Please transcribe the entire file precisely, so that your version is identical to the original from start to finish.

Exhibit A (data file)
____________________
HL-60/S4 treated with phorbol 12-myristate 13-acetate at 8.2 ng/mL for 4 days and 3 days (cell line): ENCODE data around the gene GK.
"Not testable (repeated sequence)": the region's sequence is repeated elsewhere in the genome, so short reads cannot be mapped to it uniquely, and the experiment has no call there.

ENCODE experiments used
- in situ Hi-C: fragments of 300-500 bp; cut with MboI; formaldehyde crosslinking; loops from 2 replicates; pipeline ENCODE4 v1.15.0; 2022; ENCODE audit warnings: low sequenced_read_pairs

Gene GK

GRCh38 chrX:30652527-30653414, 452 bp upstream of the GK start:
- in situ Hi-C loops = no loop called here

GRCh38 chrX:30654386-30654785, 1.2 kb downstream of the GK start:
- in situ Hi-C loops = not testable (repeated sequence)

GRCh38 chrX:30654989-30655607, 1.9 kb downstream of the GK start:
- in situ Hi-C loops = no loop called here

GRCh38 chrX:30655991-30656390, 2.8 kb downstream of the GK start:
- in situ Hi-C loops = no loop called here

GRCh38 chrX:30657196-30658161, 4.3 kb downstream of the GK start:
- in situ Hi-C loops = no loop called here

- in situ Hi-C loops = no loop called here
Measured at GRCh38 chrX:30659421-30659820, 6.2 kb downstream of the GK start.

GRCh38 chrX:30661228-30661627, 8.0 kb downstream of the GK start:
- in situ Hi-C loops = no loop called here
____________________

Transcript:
HL-60/S4 treated with phorbol 12-myristate 13-acetate at 8.2 ng/mL for 4 days and 3 days (cell line): ENCODE data around the gene GK.
"Not testable (repeated sequence)": the region's sequence is repeated elsewhere in the genome, so short reads cannot be mapped to it uniquely, and the experiment has no call there.

ENCODE experiments used
- in situ Hi-C: fragments of 300-500 bp; cut with MboI; formaldehyde crosslinking; loops from 2 replicates; pipeline ENCODE4 v1.15.0; 2022; ENCODE audit warnings: low sequenced_read_pairs

Gene GK

GRCh38 chrX:30652527-30653414, 452 bp upstream of the GK start:
- in situ Hi-C loops = no loop called here

GRCh38 chrX:30654386-30654785, 1.2 kb downstream of the GK start:
- in situ Hi-C loops = not testable (repeated sequence)

GRCh38 chrX:30654989-30655607, 1.9 kb downstream of the GK start:
- in situ Hi-C loops = no loop called here

GRCh38 chrX:30655991-30656390, 2.8 kb downstream of the GK start:
- in situ Hi-C loops = no loop called here

GRCh38 chrX:30657196-30658161, 4.3 kb downstream of the GK start:
- in situ Hi-C loops = no loop called here

- in situ Hi-C loops = no loop called here
Measured at GRCh38 chrX:30659421-30659820, 6.2 kb downstream of the GK start.

GRCh38 chrX:30661228-30661627, 8.0 kb downstream of the GK start:
- in situ Hi-C loops = no loop called here